India may finally give a nod to Facebook-owned WhatsApp to start its digital payment service, albeit in a calibrated manner, which means only certain users would be allowed to use the service during a given period of time.
Before giving WhatsApp Pay approval to start the service, the Reserve Bank of India (RBI) and the National Payments Corporation of India (NPCI) are checking if the country’s digital payments ecosystem needs tighter regulatory oversight, according to a report by the Economic Times.
The report said ongoing data privacy and antitrust issues have promoted India’s central bank to examine the need for a tighter regulatory oversight.
Experts said that tech companies like Facebook could possibly violate privacy rules and monetisation customer data that they already possess through platforms like WhatsApp which has deep penetration in India.
WhatsApp, which received clearance for testing for its payment service in early 2018, recently said that it fulfilled NPCI’s mandated data localisation laws in India. It, however, is still awaiting the final nod from the RBI.
WhatsApp India’s head of operations Abhijit Bose last week told Business Standard newspaper that the company is keen to launch WhatsApp Payments and will continue to work with the government, local banks, and other institutions to understand their requirements.
WhatsApp Pay will take on established UPI-based digital payments service providers Google Pay, Walmart-Flipkart’s PhonePe, Alibaba-backed Paytm, and Amazon Pay. Google Pay is currently the market leader with 40% share, followed by PhonePe.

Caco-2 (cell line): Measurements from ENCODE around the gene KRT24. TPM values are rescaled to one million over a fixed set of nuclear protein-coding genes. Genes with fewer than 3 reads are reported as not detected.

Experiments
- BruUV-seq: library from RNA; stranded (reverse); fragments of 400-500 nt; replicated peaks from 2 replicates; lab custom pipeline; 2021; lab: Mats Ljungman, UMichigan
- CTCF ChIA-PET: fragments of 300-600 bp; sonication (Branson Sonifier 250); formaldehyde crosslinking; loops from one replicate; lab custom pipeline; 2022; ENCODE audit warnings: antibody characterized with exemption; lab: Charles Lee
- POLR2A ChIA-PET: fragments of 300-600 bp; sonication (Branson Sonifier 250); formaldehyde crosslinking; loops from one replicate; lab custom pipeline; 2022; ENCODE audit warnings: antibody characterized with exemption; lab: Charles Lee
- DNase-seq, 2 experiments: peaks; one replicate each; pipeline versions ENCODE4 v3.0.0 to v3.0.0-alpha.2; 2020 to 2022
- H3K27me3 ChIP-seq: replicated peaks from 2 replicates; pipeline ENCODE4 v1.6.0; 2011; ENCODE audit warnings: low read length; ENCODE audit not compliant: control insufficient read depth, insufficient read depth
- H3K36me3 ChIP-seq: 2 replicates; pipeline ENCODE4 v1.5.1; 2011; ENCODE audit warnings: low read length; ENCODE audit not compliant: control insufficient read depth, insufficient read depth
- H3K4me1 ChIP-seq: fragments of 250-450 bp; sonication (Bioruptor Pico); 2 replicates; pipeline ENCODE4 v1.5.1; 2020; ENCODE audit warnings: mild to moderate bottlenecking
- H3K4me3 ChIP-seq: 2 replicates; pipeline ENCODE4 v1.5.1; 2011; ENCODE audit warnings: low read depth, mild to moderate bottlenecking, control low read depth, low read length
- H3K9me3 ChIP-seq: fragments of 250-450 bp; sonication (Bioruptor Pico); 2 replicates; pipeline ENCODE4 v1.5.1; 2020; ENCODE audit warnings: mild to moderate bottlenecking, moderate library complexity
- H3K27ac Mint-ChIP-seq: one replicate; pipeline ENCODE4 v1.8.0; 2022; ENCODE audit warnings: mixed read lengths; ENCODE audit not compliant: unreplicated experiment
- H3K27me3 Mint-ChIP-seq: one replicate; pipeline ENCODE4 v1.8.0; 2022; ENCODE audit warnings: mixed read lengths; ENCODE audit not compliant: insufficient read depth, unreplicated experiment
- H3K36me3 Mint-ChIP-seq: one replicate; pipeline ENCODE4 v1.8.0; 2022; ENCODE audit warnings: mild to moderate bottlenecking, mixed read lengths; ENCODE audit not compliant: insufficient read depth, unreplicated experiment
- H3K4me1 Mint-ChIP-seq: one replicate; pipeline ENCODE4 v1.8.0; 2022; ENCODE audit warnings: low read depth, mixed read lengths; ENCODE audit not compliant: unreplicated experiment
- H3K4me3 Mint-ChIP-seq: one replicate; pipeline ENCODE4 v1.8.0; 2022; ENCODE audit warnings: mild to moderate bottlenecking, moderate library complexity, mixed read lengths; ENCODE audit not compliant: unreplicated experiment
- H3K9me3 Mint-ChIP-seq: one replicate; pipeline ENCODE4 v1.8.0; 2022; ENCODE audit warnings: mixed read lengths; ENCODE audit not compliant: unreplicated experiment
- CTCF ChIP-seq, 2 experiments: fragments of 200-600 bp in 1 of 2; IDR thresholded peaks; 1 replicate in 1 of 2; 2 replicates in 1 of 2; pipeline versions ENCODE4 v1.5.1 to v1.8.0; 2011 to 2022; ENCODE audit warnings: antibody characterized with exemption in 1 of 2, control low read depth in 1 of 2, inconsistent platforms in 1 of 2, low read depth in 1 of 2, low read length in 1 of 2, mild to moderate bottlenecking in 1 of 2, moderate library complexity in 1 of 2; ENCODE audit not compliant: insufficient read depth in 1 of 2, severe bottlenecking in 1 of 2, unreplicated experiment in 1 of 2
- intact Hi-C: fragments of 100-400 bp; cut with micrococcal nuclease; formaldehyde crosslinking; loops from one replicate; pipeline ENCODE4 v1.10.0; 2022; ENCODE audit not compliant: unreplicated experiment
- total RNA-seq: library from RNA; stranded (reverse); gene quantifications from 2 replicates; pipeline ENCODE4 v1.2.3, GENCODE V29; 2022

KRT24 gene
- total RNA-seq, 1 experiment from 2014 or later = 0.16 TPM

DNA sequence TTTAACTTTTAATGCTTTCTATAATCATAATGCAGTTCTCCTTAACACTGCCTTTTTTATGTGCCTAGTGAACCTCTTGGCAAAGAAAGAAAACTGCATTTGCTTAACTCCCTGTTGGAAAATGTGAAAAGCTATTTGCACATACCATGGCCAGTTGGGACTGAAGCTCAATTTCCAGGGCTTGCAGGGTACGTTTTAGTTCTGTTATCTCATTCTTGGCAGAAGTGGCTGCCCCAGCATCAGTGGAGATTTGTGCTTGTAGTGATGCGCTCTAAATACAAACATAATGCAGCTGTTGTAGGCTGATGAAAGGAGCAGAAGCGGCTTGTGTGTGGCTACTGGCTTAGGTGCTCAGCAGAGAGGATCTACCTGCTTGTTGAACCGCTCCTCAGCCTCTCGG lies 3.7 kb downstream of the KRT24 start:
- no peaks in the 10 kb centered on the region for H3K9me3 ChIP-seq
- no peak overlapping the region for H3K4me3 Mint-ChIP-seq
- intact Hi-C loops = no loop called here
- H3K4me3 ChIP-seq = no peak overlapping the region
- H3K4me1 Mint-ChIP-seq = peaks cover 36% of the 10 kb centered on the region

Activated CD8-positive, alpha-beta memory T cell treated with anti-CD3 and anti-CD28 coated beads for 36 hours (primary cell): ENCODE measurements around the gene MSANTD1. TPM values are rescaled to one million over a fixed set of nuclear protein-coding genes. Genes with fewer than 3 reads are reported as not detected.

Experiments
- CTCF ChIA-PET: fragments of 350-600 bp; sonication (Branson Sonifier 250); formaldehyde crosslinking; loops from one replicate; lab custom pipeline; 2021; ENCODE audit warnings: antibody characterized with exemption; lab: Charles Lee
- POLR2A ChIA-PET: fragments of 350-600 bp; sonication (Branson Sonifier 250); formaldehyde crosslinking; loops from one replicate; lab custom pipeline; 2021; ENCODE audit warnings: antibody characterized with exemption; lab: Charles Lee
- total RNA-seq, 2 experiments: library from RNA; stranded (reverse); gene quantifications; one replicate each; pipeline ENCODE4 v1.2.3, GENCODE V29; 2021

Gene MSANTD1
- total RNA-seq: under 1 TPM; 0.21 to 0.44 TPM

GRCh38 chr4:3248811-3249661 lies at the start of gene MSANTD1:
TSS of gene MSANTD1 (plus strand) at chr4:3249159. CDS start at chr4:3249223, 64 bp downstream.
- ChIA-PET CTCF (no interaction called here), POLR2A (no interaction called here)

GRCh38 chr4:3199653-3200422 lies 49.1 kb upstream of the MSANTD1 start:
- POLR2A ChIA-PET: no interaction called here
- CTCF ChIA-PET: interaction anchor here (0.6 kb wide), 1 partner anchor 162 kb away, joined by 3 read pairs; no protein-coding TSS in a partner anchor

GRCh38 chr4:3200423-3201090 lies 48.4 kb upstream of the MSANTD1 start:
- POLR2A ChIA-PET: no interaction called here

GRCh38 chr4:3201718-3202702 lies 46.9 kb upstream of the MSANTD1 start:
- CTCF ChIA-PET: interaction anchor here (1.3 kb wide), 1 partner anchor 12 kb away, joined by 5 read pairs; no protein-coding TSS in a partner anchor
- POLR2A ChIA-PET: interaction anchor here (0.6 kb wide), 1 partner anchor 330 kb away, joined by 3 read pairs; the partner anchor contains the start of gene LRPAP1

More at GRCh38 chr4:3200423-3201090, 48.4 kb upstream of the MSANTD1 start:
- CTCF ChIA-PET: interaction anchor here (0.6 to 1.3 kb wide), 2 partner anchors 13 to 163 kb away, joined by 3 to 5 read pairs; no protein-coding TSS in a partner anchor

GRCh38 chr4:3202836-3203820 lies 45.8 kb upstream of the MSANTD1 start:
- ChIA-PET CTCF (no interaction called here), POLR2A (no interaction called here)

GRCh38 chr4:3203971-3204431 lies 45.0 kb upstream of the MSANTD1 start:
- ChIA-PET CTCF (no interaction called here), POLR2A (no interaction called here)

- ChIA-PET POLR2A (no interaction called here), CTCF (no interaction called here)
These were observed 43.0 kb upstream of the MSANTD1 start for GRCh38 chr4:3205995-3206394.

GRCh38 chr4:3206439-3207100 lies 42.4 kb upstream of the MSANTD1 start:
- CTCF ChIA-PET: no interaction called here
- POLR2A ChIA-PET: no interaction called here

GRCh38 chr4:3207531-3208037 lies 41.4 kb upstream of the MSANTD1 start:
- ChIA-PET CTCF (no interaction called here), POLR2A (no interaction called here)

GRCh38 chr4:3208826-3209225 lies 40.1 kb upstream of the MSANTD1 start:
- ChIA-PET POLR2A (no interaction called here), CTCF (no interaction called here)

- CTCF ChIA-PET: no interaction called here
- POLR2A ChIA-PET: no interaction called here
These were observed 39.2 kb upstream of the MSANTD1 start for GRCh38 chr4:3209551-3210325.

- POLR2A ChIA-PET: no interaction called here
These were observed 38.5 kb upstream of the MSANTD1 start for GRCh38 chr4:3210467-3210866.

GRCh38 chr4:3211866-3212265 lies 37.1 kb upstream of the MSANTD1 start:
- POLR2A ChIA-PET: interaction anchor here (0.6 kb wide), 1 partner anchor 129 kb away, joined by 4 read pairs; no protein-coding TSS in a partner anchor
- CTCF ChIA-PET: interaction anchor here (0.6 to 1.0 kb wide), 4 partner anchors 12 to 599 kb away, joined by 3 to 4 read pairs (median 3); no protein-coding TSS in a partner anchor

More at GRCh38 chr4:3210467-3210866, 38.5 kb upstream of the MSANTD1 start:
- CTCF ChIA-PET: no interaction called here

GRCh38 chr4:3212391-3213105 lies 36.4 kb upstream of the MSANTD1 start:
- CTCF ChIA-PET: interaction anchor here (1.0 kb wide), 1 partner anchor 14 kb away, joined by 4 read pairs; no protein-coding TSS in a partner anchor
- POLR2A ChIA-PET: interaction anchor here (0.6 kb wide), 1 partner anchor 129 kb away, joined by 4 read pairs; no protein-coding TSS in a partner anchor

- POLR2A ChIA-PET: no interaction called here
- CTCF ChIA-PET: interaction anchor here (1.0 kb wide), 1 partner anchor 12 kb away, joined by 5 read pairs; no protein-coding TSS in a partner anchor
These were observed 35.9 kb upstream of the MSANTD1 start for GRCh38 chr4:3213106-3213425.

There are 21 companies that offer UPI-based digital payments service through their applications in India, as per the NPCI website. All these companies launched a separate app for the payment services, so they had no users to begin with, and also claimed they do not have access to any personal information and that all transactions are encrypted.
However, WhatsApp hasn’t announced a separate application for payment service, leading to data privacy and monetisation related concerns in the market.
The market regulator, as per the ET report, wants to ensure if these companies could start using their algorithms to map consumer data, consumption habits and begin advertising.
“Could this [WhatsApp Pay’s entry] lead to antitrust issues? What regulations are required to avoid misuse or abuse by existing players and new entrants with the immense amount of personal data generated? — these are some of the concerns which are being studied and worked upon by the central bank and the NPCI,” a person was quoted as saying by the Economic Times.
Both RBI and NPCI are also looking into technology inadequacy of Indian banks, which is resulting in high rates of transaction failures and a pile-up in credit reversals, the report said.
In India, around 100 million use NPCI-operated Unified Payments Interface (UPI) to executive digital transactions. WhatsApp’s possible entry may dramatically increase the overall UPI subscriber base, which may put additional burden on banks’ digital infrastructure.
WhatsApp has 400 million users in India and it is expected that “a bulk of them” could switch to WhatsApp Pay as soon as the service is launched. “Will the UPI platform be instantly able to handle this load?,” the person told ET.